Fourth Street Fantasy Convention

For those unfamiliar with it, the Fourth Street Fantasy Convention is a fairly small convention that ran during the 80s. It’s oriented toward, well, how to read and write better. Or, put another way, it’s a convention of people who like to read, write, and edit good books, and want there to be more good books to read, write, and edit.

We’re bringing it back. I’m heading up the programming. My approach to programming is: What are some questions I want to hear smart people argue about so I can learn stuff from it. A few of the panel topics this year are: “Pushing buttons for fun and profit;” “Stealing from the mainstream and doing it better;” “What the hell IS ‘structure,’ anyway?” Stuff like that.

Our Guest of Honor is Elizabeth Bear. The dates are June 20-22, 2008. The place is Minneapolis. For more information, check here.

If this sounds like your kind of thing, we’d love to see you there.

If you’re interested in being on a panel, let me know via my email address, which you can find on my web site.

Omegacon: Poor organization and good hearts

They started out by leaving me standing in the airport for an hour and a half. Eventually, I gave up on them and took a shuttle (after calling Reesa to find out what hotel I was supposed to be at). Then they didn’t have a room ready. Then they did have a room, but it was at another hotel. I was warned that the walk between the main hotel and the one I was staying at–two and a half blocks–was through a rather bad part of Birmingham and I should be careful after dark, but that’s okay, because they had no arrangements for transportation. I could eat if I could make it back to my hotel and charge a meal to my room, other than that, well, see above about lack of transportation. My experience was, let us say, not unique.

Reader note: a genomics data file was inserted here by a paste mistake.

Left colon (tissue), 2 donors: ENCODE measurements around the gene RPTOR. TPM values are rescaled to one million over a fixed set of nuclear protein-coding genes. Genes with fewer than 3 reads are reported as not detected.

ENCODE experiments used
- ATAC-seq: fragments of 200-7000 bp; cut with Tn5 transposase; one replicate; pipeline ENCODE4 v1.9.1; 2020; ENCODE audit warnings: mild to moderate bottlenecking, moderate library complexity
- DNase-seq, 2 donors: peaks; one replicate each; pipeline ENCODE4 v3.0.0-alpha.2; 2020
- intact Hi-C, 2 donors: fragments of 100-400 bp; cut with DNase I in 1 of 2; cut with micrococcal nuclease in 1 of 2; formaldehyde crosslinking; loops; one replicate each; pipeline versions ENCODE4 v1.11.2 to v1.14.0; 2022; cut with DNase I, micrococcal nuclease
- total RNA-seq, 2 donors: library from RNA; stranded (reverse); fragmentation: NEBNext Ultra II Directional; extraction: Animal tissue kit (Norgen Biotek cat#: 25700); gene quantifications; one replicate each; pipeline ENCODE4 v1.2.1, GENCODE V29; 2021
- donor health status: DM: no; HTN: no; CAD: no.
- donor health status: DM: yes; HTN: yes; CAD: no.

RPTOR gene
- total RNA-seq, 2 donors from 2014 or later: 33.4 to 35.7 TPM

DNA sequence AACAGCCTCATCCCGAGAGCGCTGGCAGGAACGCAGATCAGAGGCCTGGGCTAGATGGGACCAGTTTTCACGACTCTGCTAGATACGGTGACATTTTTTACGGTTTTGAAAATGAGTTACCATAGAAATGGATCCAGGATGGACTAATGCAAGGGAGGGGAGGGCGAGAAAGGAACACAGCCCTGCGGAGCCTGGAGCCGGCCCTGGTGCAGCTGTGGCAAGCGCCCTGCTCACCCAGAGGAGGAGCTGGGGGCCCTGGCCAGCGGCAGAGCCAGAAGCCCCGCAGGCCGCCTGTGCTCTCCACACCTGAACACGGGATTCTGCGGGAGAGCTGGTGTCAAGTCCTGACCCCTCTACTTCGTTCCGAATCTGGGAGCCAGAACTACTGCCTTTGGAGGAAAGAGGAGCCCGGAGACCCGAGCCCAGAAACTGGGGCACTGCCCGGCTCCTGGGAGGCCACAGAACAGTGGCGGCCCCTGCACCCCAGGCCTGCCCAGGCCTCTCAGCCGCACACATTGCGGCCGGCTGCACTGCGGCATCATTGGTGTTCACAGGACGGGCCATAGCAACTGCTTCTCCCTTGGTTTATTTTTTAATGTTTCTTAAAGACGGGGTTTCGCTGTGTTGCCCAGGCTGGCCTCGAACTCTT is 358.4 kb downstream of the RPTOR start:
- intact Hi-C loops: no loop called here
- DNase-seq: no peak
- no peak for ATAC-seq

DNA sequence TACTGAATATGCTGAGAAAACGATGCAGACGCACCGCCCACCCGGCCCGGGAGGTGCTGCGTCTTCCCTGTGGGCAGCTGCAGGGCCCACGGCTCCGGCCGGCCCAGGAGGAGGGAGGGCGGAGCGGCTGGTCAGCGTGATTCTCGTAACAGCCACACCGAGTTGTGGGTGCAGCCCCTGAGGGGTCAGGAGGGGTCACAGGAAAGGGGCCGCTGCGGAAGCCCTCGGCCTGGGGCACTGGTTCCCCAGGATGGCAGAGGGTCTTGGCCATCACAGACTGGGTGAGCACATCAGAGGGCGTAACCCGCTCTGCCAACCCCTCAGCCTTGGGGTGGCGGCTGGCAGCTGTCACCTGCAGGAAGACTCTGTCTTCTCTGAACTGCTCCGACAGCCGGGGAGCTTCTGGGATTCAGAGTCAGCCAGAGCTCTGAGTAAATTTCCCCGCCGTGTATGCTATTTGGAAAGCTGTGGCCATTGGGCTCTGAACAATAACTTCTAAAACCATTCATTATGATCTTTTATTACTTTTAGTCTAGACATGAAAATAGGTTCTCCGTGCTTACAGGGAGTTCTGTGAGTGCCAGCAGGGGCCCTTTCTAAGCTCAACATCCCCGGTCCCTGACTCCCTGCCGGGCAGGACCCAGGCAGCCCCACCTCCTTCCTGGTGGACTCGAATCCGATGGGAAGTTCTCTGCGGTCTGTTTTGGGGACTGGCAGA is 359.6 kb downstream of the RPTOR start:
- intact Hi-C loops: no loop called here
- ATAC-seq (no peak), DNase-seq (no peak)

That’s one side of the story. On the other side, there was Nathan, and Paige, and Chris, and Josh, and Adam, all of whom worked their asses off to make up for the various screw-ups. There was a seemingly endless supply of friendly, intelligent people to talk to (Ben and Rene especially stand out). The panels were, for the most part, lively and engagingly. And I was taken out for some of the best barbecue I’ve ever had by the Ladies of Tor–perhaps the high point of the weekend. And there was jamming with Steve Hickman–a blast.

In the airport on the way home I was sitting in a back corner of the bar (a smoking permitted bar! Civilization is not dead!) and met a couple of musicians. Is that a drum? Yes. African? North African. Can it be tuned? Yes–see these lugs? Do you play it with your fingers? Yes, sometimes–here, like this, see? And like this? And then you can do this….and I stopped and got a round of applause from everyone in the bar. Hee hee. That was nifty.

I’d hate to guarantee it, but I have the feeling that, by next year, Omegacon will have ironed out most of the bugs and be ready to put on a good convention. As for this year, well, there was some fun, and I’m very glad to be home.